How to get the job done when working from home

Updated on 08 May 2019

Swapping your commute to work within your own four walls can help with the Monday blues, but will you be climbing those same walls by Friday? Sue Hayward shares her tips for working from home.

Boom in number of people working from home

I’ve been freelancing for years and absolutely love it, but let’s be clear on this, ‘working from home’ is no holiday.

It’s ‘work’ and the way I choose to earn a crust to pay the mortgage, bills and fund my travel passion.

And I’m not alone.

The number of people working from home has nearly doubled over the last 10 years to 1.54 million according to the Office for National Statistics.  

Working from home doesn’t mean rolling out of bed at midday, grabbing a coffee and sending a few emails before heading off to the pub or watching a good boxset ­– well not on a regular basis anyway!

This just won’t cut it when it comes to bringing in the cold hard cash and you’ve got to be disciplined and set some rules if you want to make it work.

Keep a separate ‘work’ phone

My first tip is having a separate office phone; whether that’s a landline, mobile or both.

In the early days, I used the same number for home and work, and when my daughter was small, I lost count of the times I was cooking her tea, only to pick up the phone and discover it was a work call.

Often it was someone asking if I’d seen their press release, whether I’d like to meet one of their clients or maybe a minor query about a feature I’d filed.  

All this is fine if you’re sat at your desk, but if you’re caught short and trying to sound professional while distracted, it’s slightly tricky.

So, I’ve now got separate phones which makes it easier to ‘switch off’ after work or on holiday.

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Woman working from home. Image: Shutterstock.

Have a dress code

There’s no law to say you can’t spend all day in your PJs although I never feel in ‘work mode’ unless I’m up, dressed, and sat at my desk.   

If you’re used to office life, then spending the best part of the day in your dressing gown may seem a novelty, but does it really put you in the right frame of mind for work?  

I can count on the fingers of one hand the times I’ve spend the day working from my bed, and it’s only when I’ve been ill, as us freelancers don’t get company sick pay.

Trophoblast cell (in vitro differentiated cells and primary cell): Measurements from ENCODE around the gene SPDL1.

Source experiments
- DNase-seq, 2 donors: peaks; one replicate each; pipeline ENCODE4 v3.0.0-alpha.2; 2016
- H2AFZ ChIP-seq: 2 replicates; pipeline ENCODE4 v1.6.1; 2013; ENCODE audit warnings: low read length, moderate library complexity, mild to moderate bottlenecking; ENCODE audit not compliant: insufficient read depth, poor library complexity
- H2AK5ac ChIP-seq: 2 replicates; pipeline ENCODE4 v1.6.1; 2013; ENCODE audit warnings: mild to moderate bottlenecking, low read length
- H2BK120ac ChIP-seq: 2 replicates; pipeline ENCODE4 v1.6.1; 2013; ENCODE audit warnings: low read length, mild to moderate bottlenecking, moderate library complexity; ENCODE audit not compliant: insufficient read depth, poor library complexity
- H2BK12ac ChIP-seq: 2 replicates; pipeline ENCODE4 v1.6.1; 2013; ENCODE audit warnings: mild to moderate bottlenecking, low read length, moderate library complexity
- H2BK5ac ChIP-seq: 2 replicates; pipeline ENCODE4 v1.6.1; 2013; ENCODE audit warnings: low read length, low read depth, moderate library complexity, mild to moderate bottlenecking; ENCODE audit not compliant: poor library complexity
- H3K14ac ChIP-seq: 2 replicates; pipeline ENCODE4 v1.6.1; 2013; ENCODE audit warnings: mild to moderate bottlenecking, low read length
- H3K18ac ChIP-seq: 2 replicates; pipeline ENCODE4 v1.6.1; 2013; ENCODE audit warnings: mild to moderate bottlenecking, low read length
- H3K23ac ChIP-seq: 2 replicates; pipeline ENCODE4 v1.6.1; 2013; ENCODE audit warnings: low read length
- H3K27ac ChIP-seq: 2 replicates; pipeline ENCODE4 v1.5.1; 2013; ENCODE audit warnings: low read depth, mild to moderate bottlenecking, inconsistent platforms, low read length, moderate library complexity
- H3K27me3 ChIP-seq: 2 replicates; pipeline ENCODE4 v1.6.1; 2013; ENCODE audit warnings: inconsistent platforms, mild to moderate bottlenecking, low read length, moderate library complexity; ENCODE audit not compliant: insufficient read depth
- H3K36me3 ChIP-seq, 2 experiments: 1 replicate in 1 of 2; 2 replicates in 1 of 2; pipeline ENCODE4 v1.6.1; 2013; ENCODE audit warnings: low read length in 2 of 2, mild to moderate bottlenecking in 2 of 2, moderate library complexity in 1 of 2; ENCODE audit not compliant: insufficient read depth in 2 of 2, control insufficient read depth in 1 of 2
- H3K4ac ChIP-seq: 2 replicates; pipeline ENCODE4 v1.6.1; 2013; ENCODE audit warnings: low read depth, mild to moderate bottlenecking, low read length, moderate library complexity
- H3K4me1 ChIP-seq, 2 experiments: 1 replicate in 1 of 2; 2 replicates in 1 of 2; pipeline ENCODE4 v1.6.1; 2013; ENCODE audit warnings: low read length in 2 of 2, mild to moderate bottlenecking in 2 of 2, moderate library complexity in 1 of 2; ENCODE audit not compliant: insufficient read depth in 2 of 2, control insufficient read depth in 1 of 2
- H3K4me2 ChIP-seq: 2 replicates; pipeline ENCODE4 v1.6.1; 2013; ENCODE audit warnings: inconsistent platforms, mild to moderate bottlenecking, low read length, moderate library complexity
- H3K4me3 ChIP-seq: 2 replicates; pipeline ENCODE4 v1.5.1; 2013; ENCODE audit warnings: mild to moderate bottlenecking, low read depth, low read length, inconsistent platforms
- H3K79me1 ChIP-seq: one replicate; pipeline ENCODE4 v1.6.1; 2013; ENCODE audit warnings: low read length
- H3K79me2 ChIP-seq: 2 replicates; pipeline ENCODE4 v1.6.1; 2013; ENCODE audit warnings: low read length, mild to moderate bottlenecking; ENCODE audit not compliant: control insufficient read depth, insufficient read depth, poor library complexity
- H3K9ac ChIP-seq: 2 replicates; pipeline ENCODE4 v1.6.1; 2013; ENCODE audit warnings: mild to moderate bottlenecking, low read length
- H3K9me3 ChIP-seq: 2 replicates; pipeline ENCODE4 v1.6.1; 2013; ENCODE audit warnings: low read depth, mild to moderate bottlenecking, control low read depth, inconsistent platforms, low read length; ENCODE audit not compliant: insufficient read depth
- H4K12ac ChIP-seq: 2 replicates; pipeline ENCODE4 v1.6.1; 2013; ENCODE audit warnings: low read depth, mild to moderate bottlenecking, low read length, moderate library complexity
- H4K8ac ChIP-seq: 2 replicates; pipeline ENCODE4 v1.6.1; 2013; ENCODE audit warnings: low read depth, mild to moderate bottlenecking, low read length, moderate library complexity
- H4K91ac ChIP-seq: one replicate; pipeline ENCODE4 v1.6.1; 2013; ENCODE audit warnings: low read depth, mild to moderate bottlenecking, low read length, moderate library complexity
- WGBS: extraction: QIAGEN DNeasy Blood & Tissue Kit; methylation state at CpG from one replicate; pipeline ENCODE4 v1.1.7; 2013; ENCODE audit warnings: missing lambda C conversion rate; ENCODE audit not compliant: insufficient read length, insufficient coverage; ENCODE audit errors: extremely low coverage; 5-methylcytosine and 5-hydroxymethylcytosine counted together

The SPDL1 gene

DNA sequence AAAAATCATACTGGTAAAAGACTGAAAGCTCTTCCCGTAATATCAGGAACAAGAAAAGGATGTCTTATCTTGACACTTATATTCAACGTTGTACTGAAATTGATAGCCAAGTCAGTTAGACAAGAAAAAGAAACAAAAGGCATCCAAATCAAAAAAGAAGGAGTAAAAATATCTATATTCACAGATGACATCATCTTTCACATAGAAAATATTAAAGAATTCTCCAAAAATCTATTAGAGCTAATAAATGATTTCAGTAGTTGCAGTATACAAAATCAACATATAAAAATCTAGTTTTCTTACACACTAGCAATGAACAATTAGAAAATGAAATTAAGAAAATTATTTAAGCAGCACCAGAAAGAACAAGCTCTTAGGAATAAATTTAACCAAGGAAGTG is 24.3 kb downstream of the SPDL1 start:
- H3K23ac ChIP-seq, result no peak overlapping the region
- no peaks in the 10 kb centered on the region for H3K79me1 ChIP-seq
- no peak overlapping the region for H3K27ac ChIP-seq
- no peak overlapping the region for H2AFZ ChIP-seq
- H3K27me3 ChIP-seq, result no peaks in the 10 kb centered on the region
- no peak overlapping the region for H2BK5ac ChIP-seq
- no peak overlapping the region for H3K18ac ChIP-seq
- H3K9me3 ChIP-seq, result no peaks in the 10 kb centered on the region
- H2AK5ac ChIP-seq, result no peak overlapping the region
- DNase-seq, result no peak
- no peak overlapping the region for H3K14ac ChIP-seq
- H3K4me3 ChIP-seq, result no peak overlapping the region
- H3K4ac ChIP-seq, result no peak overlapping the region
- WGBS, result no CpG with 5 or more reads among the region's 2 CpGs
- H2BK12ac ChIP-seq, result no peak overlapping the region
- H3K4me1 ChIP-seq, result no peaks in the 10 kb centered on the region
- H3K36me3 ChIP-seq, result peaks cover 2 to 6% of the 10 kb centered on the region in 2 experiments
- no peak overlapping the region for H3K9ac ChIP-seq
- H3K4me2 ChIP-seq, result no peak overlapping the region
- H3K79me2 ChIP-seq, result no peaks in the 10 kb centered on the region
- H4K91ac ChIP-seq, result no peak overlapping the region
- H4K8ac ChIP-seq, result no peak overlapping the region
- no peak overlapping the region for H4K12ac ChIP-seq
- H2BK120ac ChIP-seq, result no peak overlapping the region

Unfortunately, laptops and duvets don’t mix well and who wants their laptop packing up and overheating?

Are you a freelancer? Check out our essential tips, from finding work to paying tax

Set a routine

This may sound strange as surely the whole point is ditching the ‘routine’ of office life for a more flexible approach.

But without any kind of regular routine, it’s easy to procrastinate to the point when the thought of cleaning the kitchen floor can seem far more appealing than opening your laptop and logging on.

I’m lucky enough to have a separate ‘office’ at home, (previously our spare room), but am now fully kitted out with my desk, filing cabinets and all things work-related.

I always aim to be at my desk by 9am and by having a separate office, it’s much easier to leave work behind at the end of the day.

Ditch the distractions

There are no office colleagues to distract you but working from home can mean everyone else sees you as being 'available'.

Being a ‘good neighbour’ and receiving parcels is all well and good, but after being interrupted three times in the same day with requests to take in parcels and then subsequent calls as everyone collects them, I made a rule to ignore unexpected knocks at the door if I’m really busy or on deadline.  

Working from home. Image: Shutterstock.

Stave off cabin fever

A bit of chatter on Twitter isn’t the same as catching up with colleagues and sometimes it’s great to head out to a local coffee shop for a change of scenery.

Unfortunately, this can be a drain on your finances if you do it on a regular basis and spend most of your working day there.

If I’m having a day at my desk, I always head out for a lunchtime walk to clear my head and regularly head into London for work events where I can catch up with several people in one trip.

I know a four-day week could work - I do it myself already

Make sure you switch off

This can be harder if you work for a company rather than being freelance, as there may be pressure to finish a project or answer emails on holiday.

As I’ve no boss to ask, I can take a holiday when I like, but on the flipside, there’s the niggling fear of missing out on work once you hit your ‘out of office’ auto reply.

If you’re on holiday, enjoy it, and think twice before you flick through emails while having a coffee at a beach taverna, or the day before coming home.

I’ve done it and there’s always the danger that just one niggling query or email will transport you back into ‘work mode’ and ruin your holiday bubble.

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